NEW YORK (Reuters) - The derailment of a Canadian Pacific Railroad train transporting crude oil in Minnesota this week underscores the policy risks inherent in delaying the Keystone XL pipeline amid unfettered growth in rail shipments of oil.
Although the incident has resulted in only a small spill in a rural area, accidents involving crude oil being shipped by trains are inevitable, and, according to safety data, likely to be more frequent than spills from pipelines.
This is the key point. Any method of moving oil from point A to point B involves risks and accidents are inevitable. A coherent approach to resource development would rationally weigh these risks and seek an optimal balance of risk, cost and benefit.
This has not been the approach chosen. Rather, a haphazard process that has seen largely unregulated oil movements by train spring up from nothing while a minority of pipeline projects are subjected to a regulatory process of immense complexity and thoroughness.
As a result the Keystone XL pipeline has been in regulatory limbo for years while existing pipelines, including major conduits for oil sands crude, have sailed through much lighter-touch reviews of their own expansion plans.
Meanwhile rail shipments, many of which must pass through built up areas, have received even less scrutiny. Despite the industry’s safety record there will be more accidents and more oil spilled from trains.
The upshot is that the North American oil industry faces the possibility that a sudden backlash against moving oil by rail snarls the logistics of the continental energy system.
Certainly this is not to say oil movements by rail should be halted or even reduced. While the accident rate when compared with pipelines is higher, it is hardly the case that oil tank cars are flying off the rails with an alarming frequency.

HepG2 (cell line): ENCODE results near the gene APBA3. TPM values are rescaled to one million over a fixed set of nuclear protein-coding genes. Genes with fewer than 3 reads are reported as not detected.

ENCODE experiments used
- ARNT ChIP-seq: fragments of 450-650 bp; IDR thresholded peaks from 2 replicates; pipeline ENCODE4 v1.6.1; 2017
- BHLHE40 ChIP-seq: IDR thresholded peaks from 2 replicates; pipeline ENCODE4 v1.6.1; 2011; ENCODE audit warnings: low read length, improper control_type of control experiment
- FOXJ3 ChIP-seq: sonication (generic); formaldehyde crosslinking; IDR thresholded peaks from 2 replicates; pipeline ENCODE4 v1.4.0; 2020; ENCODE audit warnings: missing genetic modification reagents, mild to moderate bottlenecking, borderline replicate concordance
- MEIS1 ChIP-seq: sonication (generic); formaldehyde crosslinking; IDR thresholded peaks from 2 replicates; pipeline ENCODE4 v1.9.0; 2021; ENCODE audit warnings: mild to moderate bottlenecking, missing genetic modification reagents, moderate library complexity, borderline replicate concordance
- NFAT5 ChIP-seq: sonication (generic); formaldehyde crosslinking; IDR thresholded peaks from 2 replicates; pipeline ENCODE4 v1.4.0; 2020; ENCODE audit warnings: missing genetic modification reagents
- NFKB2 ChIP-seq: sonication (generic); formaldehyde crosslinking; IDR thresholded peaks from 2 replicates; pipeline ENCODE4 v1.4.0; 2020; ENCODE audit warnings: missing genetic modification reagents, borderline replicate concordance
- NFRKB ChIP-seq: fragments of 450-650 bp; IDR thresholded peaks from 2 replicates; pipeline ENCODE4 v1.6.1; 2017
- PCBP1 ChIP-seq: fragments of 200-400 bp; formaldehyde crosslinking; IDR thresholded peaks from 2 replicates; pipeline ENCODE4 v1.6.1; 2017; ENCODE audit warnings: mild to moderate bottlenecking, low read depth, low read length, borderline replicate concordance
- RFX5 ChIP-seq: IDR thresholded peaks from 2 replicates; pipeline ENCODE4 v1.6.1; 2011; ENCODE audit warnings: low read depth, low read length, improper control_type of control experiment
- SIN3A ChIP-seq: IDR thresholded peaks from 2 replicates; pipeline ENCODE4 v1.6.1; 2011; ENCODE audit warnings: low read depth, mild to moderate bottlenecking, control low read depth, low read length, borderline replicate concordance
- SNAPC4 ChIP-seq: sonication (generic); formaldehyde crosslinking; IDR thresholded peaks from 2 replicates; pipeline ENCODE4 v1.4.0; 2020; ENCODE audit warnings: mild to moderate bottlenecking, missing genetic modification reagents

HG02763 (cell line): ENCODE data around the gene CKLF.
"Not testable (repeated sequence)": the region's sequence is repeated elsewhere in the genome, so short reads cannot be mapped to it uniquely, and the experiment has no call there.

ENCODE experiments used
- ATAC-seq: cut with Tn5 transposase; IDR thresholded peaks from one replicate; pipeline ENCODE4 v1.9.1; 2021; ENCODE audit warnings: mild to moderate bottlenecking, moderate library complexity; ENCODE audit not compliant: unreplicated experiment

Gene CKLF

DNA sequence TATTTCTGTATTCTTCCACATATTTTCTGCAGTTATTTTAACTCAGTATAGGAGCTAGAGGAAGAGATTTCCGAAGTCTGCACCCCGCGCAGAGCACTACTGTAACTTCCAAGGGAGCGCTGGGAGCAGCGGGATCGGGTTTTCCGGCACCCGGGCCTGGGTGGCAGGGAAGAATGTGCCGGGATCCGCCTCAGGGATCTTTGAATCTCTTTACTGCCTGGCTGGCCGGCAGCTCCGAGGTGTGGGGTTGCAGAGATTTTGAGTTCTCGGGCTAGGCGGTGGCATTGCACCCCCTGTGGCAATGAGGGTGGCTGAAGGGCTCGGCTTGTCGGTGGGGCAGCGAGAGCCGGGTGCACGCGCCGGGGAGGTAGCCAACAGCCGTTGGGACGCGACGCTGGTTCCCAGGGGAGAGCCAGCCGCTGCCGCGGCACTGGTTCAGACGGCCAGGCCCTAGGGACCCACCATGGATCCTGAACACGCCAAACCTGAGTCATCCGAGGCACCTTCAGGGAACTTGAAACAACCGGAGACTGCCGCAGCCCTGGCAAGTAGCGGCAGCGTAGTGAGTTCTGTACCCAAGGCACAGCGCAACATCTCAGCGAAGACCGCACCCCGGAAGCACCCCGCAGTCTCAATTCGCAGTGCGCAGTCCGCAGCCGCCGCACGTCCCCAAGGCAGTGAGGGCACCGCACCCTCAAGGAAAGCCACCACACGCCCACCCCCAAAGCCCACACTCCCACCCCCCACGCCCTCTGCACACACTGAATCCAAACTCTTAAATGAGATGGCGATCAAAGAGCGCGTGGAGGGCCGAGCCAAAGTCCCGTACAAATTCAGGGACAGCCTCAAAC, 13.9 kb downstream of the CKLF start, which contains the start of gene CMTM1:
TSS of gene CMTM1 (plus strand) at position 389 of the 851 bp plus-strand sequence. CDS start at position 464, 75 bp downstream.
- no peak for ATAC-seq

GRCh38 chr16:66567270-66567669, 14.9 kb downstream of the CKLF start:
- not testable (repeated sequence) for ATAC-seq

But what the Keystone XL saga has underscored is that high profile projects or incidents attract a disproportionate amount of scrutiny.
It is not hard to imagine the chaos that might ensue if a crude oil unit train was to derail in the metropolitan Chicago area, a key bottleneck for many shipments from North Dakota.
And given that rail movements out of Cushing, Oklahoma are having a direct impact on the price of West Texas Intermediate crude oil, close scrutiny of oil movements on trains could well have a significant impact on global oil prices.
Although volumes of crude moving out of Oklahoma are unclear, estimates peg shipments at anywhere from 50,000 to 100,000 barrels per day. Some of this oil is coming from shale fields in Western Oklahoma. But a large chunk of this figure represents unit trains at Stroud, Oklahoma being filled with crude taken directly from the tank farms at Cushing.
A more coherent approach to the challenges of remaking the North American oil logistics system would be a major improvement on the current situation and would ease a risk for traders.
On balance it is a good thing that oil movements by rail are on the rise.
By allowing more rapid development of frontier crude oil deposits, North America as a whole is probably a considerable beneficiary through jobs and a faster increase in domestic energy output.
But rail shipments are also more risky, more expensive and more energy intensive. It is hard to square these facts with the stated desire of most people for cheaper, cleaner energy.
Public policy that aims for cheaper and cleaner energy must ultimately come down in support of pipelines and their expansion.
(Robert Campbell is a Reuters market analyst. The views expressed are his own)
Editing by Kenneth Barry